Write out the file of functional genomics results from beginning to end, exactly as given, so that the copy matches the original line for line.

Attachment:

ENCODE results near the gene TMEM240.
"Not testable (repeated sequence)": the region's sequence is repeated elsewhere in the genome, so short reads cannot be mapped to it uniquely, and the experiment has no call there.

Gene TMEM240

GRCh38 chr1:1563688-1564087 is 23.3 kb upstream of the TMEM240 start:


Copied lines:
ENCODE results near the gene TMEM240.
"Not testable (repeated sequence)": the region's sequence is repeated elsewhere in the genome, so short reads cannot be mapped to it uniquely, and the experiment has no call there.

Gene TMEM240

GRCh38 chr1:1563688-1564087 is 23.3 kb upstream of the TMEM240 start: